The degree of harm will depend on the nature and extent of the radiation produced, the amount and nature of exposure (close contact, inhalation or ingestion), and the biochemical properties of the element; with increased risk of cancer the most usual consequence.However, radionuclides with suitable properties are used in nuclear medicine for both diagnosis and treatment.Elements heavier than lead, and the elements technetium and promethium, exist only as radionuclides.
The range of the half-lives of radioactive atoms have no known limits and span a time range of over 55 orders of magnitude.Radionuclides occur naturally or are artificially produced in nuclear reactors, cyclotrons, particle accelerators or radionuclide generators.At least another 60 radionuclides are detectable in nature, either as daughters of primordial radionuclides or as radionuclides produced through natural production on Earth by cosmic radiation.More than 2400 radionuclides have half-lives less than 60 minutes.The radioactive decay can produce a stable nuclide or will sometimes produce a new unstable radionuclide which may undergo further decay.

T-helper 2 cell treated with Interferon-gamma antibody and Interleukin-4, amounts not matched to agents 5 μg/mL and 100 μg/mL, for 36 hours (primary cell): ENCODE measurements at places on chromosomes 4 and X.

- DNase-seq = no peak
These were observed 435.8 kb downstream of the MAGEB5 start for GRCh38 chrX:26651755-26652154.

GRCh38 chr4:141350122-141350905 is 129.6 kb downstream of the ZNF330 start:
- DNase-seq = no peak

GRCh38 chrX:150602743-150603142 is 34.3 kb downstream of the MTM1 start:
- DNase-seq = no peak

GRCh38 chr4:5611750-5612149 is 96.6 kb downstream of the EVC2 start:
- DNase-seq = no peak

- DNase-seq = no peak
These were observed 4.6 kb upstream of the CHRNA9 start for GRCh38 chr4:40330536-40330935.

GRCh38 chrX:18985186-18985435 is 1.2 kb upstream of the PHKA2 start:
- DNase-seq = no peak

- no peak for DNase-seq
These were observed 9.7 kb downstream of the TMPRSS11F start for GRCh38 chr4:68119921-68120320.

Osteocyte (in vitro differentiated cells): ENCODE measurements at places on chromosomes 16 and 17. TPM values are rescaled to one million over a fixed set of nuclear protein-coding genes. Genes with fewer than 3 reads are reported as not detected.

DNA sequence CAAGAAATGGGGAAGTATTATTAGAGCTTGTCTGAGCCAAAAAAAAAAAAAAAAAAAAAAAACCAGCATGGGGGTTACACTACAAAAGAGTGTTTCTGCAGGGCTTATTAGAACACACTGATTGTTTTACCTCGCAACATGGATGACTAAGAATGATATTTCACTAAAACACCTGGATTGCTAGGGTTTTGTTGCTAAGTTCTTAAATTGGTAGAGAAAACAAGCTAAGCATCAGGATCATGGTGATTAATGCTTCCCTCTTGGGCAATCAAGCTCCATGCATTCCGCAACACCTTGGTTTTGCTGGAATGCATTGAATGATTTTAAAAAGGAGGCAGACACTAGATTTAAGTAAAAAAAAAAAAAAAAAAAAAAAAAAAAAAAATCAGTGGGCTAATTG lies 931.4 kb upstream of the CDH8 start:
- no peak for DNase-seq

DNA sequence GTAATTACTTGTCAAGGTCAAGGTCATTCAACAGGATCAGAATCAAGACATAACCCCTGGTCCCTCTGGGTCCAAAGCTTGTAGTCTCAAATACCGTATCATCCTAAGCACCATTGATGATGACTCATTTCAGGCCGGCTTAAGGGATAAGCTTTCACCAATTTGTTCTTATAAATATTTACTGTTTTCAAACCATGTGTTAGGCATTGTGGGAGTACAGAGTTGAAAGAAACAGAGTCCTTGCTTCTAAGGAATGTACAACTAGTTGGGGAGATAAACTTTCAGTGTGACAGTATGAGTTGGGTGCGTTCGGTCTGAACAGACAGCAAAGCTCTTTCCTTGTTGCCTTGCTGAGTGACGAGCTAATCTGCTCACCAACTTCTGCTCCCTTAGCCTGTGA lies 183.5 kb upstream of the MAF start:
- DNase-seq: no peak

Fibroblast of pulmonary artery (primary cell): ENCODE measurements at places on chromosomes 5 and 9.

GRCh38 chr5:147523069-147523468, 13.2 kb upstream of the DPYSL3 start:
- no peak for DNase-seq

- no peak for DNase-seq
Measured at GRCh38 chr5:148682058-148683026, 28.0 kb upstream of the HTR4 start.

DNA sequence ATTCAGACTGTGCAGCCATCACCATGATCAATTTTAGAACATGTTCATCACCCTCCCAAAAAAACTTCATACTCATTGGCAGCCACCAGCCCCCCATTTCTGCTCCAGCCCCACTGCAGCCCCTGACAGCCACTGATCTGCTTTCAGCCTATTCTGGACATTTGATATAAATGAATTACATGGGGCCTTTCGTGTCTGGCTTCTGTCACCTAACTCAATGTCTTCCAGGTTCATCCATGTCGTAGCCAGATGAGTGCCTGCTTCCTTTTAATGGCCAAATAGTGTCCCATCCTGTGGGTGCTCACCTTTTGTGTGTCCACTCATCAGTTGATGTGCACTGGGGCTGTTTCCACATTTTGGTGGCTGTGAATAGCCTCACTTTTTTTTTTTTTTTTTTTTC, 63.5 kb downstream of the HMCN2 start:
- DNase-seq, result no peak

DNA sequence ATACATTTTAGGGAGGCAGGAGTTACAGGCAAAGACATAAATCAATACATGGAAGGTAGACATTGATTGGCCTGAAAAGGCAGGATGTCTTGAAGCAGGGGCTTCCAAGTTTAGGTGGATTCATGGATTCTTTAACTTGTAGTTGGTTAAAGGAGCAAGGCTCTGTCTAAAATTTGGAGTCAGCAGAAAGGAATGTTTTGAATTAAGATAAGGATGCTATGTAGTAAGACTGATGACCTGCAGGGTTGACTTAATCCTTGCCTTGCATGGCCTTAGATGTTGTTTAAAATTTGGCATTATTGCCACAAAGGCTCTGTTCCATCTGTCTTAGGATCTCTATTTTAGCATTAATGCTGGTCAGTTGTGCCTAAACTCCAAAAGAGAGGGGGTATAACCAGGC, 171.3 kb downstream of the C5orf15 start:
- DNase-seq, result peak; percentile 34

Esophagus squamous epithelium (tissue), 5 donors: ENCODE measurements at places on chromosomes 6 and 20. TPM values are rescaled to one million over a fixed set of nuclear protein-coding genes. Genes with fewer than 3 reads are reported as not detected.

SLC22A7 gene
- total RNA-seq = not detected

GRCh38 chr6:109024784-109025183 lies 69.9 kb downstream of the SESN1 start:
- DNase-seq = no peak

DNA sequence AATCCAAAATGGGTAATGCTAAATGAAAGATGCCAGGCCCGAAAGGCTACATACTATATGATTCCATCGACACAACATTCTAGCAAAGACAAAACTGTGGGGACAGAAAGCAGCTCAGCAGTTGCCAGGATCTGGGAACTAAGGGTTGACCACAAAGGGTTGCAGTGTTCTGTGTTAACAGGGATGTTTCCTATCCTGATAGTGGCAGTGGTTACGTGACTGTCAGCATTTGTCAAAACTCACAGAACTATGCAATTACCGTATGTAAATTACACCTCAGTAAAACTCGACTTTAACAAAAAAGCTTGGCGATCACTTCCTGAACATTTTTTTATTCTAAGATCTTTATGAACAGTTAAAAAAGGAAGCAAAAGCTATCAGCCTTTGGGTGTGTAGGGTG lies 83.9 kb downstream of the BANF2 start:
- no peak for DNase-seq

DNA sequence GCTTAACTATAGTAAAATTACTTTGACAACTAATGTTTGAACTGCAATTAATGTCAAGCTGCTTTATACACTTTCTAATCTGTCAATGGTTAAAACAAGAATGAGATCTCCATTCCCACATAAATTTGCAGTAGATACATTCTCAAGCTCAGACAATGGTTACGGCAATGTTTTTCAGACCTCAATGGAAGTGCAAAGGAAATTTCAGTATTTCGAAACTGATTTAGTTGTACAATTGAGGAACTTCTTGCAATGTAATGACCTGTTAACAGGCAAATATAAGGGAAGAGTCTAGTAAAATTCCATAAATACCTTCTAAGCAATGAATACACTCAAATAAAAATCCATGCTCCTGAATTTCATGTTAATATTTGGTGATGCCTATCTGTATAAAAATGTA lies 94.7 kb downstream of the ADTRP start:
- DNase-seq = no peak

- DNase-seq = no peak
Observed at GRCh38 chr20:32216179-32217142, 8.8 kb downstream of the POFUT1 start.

Radioactive decay is a random process at the level of single atoms: it is impossible to predict when one particular atom will decay.) for that collection can be calculated from their measured decay constants.
Radionuclides that find their way into the environment may cause harmful effects as radioactive contamination.
They can also cause damage if they are excessively used during treatment or in other ways exposed to living beings, by radiation poisoning.
The process of nuclear fission creates a wide range of fission products, most of which are radionuclides.
Further radionuclides can be created from irradiation of the nuclear fuel (creating a range of actinides) and of the surrounding structures, yielding activation products.
This complex mixture of radionuclides with different chemistries and radioactivity makes handling nuclear waste and dealing with nuclear fallout particularly problematic.